Telemedically Augmented Palliative Care: Empowerment for Patients With Advanced Cancer and Their Family Caregivers

Telemedically Augmented Palliative Care: Empowerment for Patients With Advanced Cancer and Their Family Caregivers

Romina Nemecek (Medical University of Vienna, Austria), Patrick Huber (Medical University of Vienna, Austria), Sophie Schur (Medical University of Vienna, Austria), Eva Masel (Medical University of Vienna, Austria), Stefanie Porkert (Medical University of Vienna, Austria), Barbara Hofer (Medical University of Vienna, Austria), Herbert Watzke (Medical University of Vienna, Austria), Christoph Zielinski (Medical University of Vienna, Austria) and Michael Binder (Medical University of Vienna, Austria)
DOI: 10.4018/978-1-5225-2237-9.ch058
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Patients with advanced cancer have a substantial symptom burden, which deteriorates their quality of life. Palliative care improves well-being of patients and their family caregivers. Within the scope of a controlled pilot study, a user-friendly telepresence system is developed, which enables patients and family caregivers to send a direct request to a palliative care team. Additionally, a specially tailored database is developed, which contains up to date patient information. Twenty patients with advanced non-small cell lung cancer are consecutively assigned in a control and an intervention group. The intervention group receives the telemedically augmented care, whereas the control group receives standard care. The primary goal of this chapter is to determine the usability and feasibility; the secondary goal is the assessment of the intervention's impact on quality of life and the number of unscheduled hospital admissions. To sum up, telemedically supported ambulatory palliative care may synergistically help to improve safety and quality of life.
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In the context of this telemedical project, the quality of life (QoL) of patients with end-stage lung cancer and their family caregivers will be improved through the possibility of obtaining medical advice 24 hours a day by means of a telemedical system. The system will link them to a palliative care team with the click of a button. During daytime, this team usually consists of several nurses and physicians, as well as of one dietician, one psychologist, one pastor, one social worker and volunteers. Furthermore, a specially tailored database including up-to date important patient information, which can be fed by both the palliative care team and the patients themselves, will be developed. Thus, we hope to improve not solely the QoL of these patients, but also the QoL of their family caregivers.

Although the overall cancer mortality is decreasing, 20,000 people still died of cancer in Austria in 2010 1. Utilizing palliative care is a only feasible alternative to respond to urgent needs of chronically sick people by improve their wellbeing and quality of life 2.

Most patients with chronically deteriorating incurable disease prefer to spend their last days of life at home 3. Mobile hospice teams are a well-accepted alternative to provide medical support outside hospitals. A mobile hospice team supports the family caregivers, who are entrusted with the highest amount of the patient's daily care. The term family caregiver is used for all non-professional caregivers, such as family, friends and neighbors. The mobile hospice team consists, depending on individual requirements, of physicians, nurses, social workers, pastors and volunteers. It works together closely with general practitioners, hospitals and home nursing services and offers support in legal issues and organizational problems. The aim is to sustain QoL of patients and their family caregivers.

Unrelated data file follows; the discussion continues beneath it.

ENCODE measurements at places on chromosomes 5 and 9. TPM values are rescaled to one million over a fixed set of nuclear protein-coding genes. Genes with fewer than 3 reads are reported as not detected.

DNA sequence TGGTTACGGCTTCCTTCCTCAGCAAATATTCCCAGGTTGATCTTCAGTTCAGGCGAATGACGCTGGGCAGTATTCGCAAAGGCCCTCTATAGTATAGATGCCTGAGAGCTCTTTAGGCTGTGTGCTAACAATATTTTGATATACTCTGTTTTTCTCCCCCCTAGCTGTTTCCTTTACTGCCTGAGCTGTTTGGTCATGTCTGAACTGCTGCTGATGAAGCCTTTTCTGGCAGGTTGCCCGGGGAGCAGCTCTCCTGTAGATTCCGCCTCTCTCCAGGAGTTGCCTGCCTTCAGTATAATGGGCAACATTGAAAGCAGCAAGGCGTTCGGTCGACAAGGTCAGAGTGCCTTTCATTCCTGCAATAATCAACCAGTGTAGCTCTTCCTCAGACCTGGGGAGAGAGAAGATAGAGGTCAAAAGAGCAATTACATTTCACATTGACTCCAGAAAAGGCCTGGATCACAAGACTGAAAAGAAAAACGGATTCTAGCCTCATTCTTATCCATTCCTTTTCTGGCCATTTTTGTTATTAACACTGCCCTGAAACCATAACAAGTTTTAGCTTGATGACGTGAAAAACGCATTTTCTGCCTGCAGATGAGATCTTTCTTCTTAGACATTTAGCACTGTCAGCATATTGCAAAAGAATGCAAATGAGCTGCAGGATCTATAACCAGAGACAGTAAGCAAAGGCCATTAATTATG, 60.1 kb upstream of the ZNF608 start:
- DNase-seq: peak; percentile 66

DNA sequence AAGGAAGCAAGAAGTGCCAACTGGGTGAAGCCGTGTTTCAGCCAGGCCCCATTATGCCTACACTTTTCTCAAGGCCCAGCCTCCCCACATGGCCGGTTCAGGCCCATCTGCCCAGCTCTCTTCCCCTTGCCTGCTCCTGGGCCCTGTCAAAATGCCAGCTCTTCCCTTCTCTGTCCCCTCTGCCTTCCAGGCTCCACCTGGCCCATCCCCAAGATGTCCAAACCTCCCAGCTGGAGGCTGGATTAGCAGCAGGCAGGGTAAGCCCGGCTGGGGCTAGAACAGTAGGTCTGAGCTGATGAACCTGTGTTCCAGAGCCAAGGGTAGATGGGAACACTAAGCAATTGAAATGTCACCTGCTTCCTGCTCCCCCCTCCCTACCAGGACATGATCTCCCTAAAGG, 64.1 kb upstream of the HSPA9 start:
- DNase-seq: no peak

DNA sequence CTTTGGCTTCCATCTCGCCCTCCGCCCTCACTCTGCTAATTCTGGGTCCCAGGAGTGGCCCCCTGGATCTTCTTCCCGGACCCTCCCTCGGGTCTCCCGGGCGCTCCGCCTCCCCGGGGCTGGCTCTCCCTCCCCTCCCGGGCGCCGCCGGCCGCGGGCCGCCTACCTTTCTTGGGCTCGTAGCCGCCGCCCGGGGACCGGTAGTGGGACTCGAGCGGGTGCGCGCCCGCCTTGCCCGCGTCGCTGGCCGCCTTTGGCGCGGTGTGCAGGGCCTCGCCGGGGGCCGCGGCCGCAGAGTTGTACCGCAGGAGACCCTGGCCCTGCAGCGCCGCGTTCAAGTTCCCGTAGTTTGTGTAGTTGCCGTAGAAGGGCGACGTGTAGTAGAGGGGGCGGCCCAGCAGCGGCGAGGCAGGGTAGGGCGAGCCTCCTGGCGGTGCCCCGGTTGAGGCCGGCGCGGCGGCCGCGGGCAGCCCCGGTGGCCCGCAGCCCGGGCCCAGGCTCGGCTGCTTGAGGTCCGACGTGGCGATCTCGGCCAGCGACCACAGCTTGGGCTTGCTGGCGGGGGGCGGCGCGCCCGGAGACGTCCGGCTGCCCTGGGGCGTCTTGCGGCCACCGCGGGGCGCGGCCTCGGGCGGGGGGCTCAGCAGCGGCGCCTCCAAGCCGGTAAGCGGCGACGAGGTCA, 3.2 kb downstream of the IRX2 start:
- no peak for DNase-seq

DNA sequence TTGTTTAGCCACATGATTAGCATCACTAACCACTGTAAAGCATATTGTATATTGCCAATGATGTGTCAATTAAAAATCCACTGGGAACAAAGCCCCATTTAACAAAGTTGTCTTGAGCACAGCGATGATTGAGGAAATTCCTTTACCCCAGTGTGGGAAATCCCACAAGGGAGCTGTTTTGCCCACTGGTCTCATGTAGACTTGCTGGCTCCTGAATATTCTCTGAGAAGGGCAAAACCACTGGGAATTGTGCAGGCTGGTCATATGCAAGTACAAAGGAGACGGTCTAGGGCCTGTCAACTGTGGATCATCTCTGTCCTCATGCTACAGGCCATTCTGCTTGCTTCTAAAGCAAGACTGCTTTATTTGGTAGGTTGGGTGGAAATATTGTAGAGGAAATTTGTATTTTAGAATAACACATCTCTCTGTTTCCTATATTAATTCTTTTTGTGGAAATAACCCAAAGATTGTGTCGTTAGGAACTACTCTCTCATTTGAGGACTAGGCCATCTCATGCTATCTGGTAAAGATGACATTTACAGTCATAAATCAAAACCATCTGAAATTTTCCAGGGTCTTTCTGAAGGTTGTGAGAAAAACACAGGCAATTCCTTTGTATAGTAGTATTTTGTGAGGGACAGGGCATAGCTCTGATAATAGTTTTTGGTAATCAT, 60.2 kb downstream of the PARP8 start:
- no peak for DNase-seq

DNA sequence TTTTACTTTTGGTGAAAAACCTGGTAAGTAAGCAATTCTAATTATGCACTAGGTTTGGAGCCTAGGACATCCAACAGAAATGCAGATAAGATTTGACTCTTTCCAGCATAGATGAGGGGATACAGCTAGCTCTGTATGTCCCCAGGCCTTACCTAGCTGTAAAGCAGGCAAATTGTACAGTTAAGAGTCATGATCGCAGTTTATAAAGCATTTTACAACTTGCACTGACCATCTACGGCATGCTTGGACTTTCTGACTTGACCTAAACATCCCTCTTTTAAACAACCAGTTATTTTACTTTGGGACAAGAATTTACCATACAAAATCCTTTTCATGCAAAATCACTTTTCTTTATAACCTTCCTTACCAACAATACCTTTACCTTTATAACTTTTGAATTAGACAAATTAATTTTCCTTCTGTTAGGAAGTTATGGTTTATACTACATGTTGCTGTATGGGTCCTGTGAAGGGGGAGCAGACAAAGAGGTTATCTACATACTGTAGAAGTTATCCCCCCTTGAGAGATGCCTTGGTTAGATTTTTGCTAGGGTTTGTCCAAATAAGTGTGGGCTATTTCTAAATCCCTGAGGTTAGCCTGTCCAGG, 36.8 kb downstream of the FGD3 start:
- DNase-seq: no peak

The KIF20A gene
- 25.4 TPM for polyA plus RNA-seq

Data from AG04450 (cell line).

Generally, mobile hospice care is well accepted by patients and family caregivers. Nevertheless, the major problem is the general scarcity of mobile hospice teams available. Resources are usually not sufficient to manage acute medical problems, especially after hours. If a patient encounters medical problems during the night, usually the emergency service is called and patients are frequently admitted to a hospital. This happens mostly because of lacking information on history and current development of the patient’s medical problems.

The primary aim of this project is to improve the QoL of patients and family caregivers by reducing stress and increasing safety. The secondary aim of this study is to reduce the heavy costs due to unnecessary hospital admissions.

Our system proposed comprises an integrated telemedical system, including a telepresence system and a database. Patients and family caregivers will have the possibility of obtaining medical advice 24 hours a day by telemedical support. Due to the organizational structures in the General Hospital of Vienna, they have the possibility to talk to a pastor/ social worker/ psychologist/ dietician only during daytime and if available. The telemedical system will enable patients and their family caregivers to videoconference with the Unit of Palliative Care (Department of Internal Medicine, General Hospital of Vienna), providing professional medical care and psychosocial support. Additionally, a database will be made available to document the patient's condition. This database will not only be fed by medical professionals, but also by patients and family caregivers themselves to document the patient's individual needs. Thus, QoL of these patients and their family caregivers will be improved through the possibility to send a medical request at any time, to receive medical advice quickly and by the reduction of hospital admissions.

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